So what resources can you trust? The first place I’d start is at the library.
There are a handful of books I really trust as great introductions and references for investing information.
If you’re a complete beginner, by Eric Tyson is a strong choice.
It’s one of those books that you read once and the foundational knowledge it gives you enables you to understand most things you’ll read about individual investing, but by itself it’s not a particularly vital book on investments. I would absolutely suggest it to someone who looks confused at the word “bond.”
The single best all-around book I’ve found is The Boglehead’s Guide to Investing by Taylor Larimore, Michael LeBoeuf, and Mel Lindauer.
Why is this book so strong? It does a fantastic job of explaining the ideas behind investing. While it does make recommendations of various kinds, it faithfully explains the ideas behind those recommendations. It sticks to the conservative side when discussing and recommending investments, too, so you’re not going to fall into any risky investment traps.
If you’re looking for more on specific investment types, the Little Book series by Wiley do a great job of covering specific investment types in terms that a layman can understand. Most of the books are excellent.
Over the years, I’ve reviewed most of the entrants in this series: The Little Book of Behavioral Investing; The Little Book of Big Dividends; The Little Book of Bull Moves in Bear Markets; The Little Book of Bulletproof Investing; The Little Book of Commodity Investing; The Little Book of Common Sense Investing; The Little Book of Economics; The Little Book of Main Street Money; The Little Book of Safe Money; The Little Book Of Value Investing; The Little Book That Beats The Market; The Little Book That Builds Wealth; The Little Book That Makes You Rich; and The Little Book That Saves Your Assets. Virtually all provided a worthwhile explanation of their specific topic.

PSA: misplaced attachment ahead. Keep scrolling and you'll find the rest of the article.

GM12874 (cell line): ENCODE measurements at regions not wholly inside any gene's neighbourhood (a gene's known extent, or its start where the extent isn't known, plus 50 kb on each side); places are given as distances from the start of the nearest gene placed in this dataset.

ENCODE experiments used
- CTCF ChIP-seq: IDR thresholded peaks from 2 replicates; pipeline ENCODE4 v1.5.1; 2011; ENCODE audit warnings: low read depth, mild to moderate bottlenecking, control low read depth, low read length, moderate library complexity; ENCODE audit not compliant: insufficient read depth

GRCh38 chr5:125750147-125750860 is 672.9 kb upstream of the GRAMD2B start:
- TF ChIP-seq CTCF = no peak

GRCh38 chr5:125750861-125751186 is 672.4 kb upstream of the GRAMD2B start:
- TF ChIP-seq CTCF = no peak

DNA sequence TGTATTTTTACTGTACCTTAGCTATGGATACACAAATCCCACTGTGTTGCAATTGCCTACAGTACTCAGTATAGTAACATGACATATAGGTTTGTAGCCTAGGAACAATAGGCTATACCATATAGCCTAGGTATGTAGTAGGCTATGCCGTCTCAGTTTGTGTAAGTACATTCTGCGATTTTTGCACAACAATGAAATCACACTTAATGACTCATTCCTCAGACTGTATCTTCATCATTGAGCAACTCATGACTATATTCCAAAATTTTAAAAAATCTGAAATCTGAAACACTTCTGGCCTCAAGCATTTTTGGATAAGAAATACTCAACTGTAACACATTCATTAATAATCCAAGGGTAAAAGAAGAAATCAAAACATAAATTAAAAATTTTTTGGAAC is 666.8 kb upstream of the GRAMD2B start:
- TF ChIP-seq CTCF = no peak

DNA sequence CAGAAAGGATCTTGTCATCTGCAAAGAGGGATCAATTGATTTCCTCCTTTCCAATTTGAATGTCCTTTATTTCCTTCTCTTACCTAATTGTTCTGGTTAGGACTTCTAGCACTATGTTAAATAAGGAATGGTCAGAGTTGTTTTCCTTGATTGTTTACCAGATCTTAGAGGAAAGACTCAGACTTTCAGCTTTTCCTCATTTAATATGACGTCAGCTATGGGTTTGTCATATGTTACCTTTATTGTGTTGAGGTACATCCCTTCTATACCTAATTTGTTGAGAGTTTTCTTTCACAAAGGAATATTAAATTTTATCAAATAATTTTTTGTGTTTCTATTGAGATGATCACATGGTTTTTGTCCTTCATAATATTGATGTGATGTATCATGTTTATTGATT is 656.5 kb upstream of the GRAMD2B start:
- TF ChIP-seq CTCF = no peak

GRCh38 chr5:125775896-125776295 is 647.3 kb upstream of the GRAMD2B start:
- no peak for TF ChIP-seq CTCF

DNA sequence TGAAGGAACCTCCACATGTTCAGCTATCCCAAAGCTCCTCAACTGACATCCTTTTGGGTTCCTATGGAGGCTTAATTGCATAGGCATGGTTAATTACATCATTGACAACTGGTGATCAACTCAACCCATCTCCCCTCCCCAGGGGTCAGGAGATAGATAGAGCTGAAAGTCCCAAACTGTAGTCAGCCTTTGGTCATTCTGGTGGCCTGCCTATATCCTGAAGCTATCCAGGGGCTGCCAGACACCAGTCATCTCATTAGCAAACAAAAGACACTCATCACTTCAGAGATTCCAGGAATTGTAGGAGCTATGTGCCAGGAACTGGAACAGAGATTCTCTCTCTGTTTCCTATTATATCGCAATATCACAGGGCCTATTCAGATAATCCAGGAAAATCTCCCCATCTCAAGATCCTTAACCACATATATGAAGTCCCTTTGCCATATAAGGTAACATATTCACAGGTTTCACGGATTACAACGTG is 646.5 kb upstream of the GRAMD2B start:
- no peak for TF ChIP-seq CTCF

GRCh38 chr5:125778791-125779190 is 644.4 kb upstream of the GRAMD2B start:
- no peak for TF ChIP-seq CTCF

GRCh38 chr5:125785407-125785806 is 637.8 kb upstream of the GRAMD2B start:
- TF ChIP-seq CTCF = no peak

If you manage to read through all of these books, you’ll find yourself with a very strong background in individual investing.
The best online resource for learning about investing that I’ve found thus far is Investopedia’s . It does a great job of briefly and clearly walking you through the basics of investing. If you wish, you can also download the whole thing in PDF format.
If you prefer to learn in audio form, there are some wonderful audio resources that do a great job of teaching investment basics. Among those, the far and away best option is by Marketplace (American Public Media), which is a wonderful series of audio recordings that explain investing in rich detail.
If you start moving outside of these resources, though, beware. Be very careful that the “learning” resource you’re reading isn’t just a cleverly disguised sales pitch from an investment advisor or an investment house. Know what the source of the information is. Is that person or organization, in the end, trying to sell you a product? If they are, then be very, very careful.